This one you can't 100% prevent, but we can definitely lessen the blow. There are three main things you could do:


Step one: Stay in a caloric deficit. Like the last one, plan ahead. Give yourself a little buffer room by not eating as many calories earlier in the day.


Step two: Cut your fat intake to about 10-20% of your daily calorie intake (i.e. if your calorie goal is 1600 for the day, keep your fats around 27g). And try and get it earlier in the day. If drinking slows down and halts the rate at which your body is burning fat, don't give it any in the first place.


Step three: Try and get 80% of your daily protein intake before you go out drinking. Protein is satiating, not letting you feel the liquor immediately. And getting enough in your system helps your body from breaking down important muscle tissue.


Bonus: Maybe stay away from most bar food-- the wings, fries, sliders, etc. AKA some of the most fatso food on the planet.




Problem #3: Sleep


If you've followed me for a while (if you're new, it won't take long), you know I am absolutely obsessed with talking about how important sleep is.


And no, not just because lack thereof makes you a cranky b**** to be around.


Sleep time and quality affects:

- Testosterone, Growth Hormone (hormones that are absolutely necessary for getting lean or building muscle), insulin, and cortisol production

- Nutritional cravings (wanting foods that your brain associates with positive emotion like chocolate, salt, fatty foods, etc.)

- Many functions of the metabolism

- Muscle recovery

- Anxiety levels

- Brain function

And so so so much more.


Now, alcohol can complicate all of that. Even just a "night cap" that makes it a little easier to fall asleep.


Alcohol has a serious effect on the first half (usually 4-5 hours) of sleep, making it hard (sometimes impossible), for your body to fall into deeper Stage 4 and REM sleep. REM and deep sleep is predominantly where the body produces the important hormones that help maintain a healthy metabolism and aid in muscle recovery. And when trying to lose fat or build muscle, the hormones working in your body can be your best friend or your worst enemy.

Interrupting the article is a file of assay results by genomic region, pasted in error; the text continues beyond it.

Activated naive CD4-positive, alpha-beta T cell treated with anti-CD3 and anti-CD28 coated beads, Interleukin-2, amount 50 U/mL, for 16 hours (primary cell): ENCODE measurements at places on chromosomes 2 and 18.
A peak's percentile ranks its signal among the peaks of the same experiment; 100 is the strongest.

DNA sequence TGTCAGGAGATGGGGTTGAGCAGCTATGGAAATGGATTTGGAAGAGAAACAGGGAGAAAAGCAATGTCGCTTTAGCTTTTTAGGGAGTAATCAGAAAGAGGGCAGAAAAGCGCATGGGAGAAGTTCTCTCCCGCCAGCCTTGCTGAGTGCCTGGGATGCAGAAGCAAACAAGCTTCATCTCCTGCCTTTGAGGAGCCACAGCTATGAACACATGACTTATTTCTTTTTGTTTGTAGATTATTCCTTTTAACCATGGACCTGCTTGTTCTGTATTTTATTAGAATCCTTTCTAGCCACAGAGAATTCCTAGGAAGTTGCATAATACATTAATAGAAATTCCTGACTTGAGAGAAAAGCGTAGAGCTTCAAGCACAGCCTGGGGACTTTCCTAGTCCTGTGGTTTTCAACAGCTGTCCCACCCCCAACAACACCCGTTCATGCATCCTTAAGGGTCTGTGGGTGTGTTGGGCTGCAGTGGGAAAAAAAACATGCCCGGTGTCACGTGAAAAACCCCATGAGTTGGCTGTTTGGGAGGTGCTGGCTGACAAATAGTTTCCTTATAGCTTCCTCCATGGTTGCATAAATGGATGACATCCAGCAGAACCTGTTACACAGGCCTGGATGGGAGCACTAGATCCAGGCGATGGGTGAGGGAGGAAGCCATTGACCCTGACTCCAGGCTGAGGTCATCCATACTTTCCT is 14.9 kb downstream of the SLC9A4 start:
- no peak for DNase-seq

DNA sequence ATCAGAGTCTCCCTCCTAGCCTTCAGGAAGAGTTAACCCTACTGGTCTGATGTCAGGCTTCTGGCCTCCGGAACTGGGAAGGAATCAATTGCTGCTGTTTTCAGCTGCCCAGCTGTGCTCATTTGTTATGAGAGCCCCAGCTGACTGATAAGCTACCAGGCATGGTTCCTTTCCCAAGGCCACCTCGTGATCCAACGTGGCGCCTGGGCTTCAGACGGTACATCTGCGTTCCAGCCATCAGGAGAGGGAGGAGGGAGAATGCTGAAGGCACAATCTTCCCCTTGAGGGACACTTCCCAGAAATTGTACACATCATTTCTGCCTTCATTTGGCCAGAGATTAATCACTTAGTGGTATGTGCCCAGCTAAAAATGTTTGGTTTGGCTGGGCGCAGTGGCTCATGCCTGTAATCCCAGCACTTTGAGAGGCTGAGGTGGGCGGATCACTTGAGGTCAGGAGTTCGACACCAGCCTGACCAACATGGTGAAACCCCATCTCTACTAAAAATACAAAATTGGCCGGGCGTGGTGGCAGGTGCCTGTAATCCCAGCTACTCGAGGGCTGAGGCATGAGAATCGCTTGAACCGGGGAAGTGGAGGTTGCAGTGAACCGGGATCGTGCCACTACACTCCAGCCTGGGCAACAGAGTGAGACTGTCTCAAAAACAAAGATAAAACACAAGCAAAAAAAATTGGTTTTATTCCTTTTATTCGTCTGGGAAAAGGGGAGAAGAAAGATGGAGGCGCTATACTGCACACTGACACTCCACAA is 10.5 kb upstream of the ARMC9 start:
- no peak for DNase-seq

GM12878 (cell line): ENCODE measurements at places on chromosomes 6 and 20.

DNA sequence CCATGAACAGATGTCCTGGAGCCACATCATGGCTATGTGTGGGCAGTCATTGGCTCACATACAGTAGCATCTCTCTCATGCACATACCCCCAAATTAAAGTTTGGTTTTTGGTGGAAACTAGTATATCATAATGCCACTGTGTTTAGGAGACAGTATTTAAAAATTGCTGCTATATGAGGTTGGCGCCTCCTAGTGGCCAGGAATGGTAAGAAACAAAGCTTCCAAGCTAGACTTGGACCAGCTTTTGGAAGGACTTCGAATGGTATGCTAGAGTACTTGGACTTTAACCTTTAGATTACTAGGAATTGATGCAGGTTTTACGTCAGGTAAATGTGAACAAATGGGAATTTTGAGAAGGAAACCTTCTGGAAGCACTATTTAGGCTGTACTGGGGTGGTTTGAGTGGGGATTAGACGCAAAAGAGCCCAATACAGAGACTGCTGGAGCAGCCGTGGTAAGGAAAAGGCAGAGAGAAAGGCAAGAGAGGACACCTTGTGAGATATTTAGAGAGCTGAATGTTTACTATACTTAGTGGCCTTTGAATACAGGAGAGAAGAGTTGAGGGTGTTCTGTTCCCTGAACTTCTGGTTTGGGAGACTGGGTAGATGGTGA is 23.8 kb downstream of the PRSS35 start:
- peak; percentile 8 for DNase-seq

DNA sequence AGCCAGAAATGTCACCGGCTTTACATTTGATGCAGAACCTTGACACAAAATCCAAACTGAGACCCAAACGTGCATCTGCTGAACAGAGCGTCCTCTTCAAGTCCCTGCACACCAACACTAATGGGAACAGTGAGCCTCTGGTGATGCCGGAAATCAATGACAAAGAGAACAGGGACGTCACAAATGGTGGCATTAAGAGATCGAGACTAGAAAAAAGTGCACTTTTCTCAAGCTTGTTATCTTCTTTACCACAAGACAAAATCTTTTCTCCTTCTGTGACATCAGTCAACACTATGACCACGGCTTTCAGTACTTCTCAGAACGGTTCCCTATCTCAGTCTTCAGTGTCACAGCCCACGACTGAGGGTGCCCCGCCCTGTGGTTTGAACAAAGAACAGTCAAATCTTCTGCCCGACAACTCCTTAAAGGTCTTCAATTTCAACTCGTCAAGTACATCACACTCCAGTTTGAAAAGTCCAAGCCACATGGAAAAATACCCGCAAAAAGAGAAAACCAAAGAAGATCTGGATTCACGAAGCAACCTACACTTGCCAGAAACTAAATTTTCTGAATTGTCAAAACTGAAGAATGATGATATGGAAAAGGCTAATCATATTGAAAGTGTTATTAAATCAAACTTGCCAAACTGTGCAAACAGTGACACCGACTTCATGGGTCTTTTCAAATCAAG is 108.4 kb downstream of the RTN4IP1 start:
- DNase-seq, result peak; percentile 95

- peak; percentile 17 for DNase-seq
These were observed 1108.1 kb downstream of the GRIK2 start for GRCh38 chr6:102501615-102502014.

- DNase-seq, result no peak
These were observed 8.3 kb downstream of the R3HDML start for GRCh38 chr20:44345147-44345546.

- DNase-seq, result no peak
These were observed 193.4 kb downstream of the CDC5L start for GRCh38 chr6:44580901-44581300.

How to make this suck less.


Well, actually, this one might stay a problem. It just seems like this is one you can't get around.


The one thing I would try to do is down a little mineral water before going to bed so you can wake up a little more refreshed, and the effects won't last more than one day. There's got to be some consequences to having a good time, right?



Bonus Round: Getting Lit (6-12+ drinks)


In the occasional turn-up, on a friend's birthday, anniversary, or whatever you are celebrating (is not texting your ex after seeing their last Instagram story big enough to celebrate? Asking for a friend...), the effects are obviously going to be a little worse. Some things that might mitigate the negative effects:


- Take in only 50-60% of your normal daily calories

- Limit Fat intake to 10-15% of calories

- Try to get as close to 100% of your daily protein in before going out

- Stay as hydrated as possible


And a side note:

Don't be an idiot. Drinking is dangerous, and alcohol is a drug, so make sure you and the people you are with know how to use it responsibly. 😘






Miscellaneous Resources:

https://www.ncbi.nlm.nih.gov/pmc/articles/PMC2929498/

https://europepmc.org/article/PMC/6707127

https://bodyrecomposition.com/research/a-short-history-of-beverages-and-how-our-body-treats-them-research-review.html/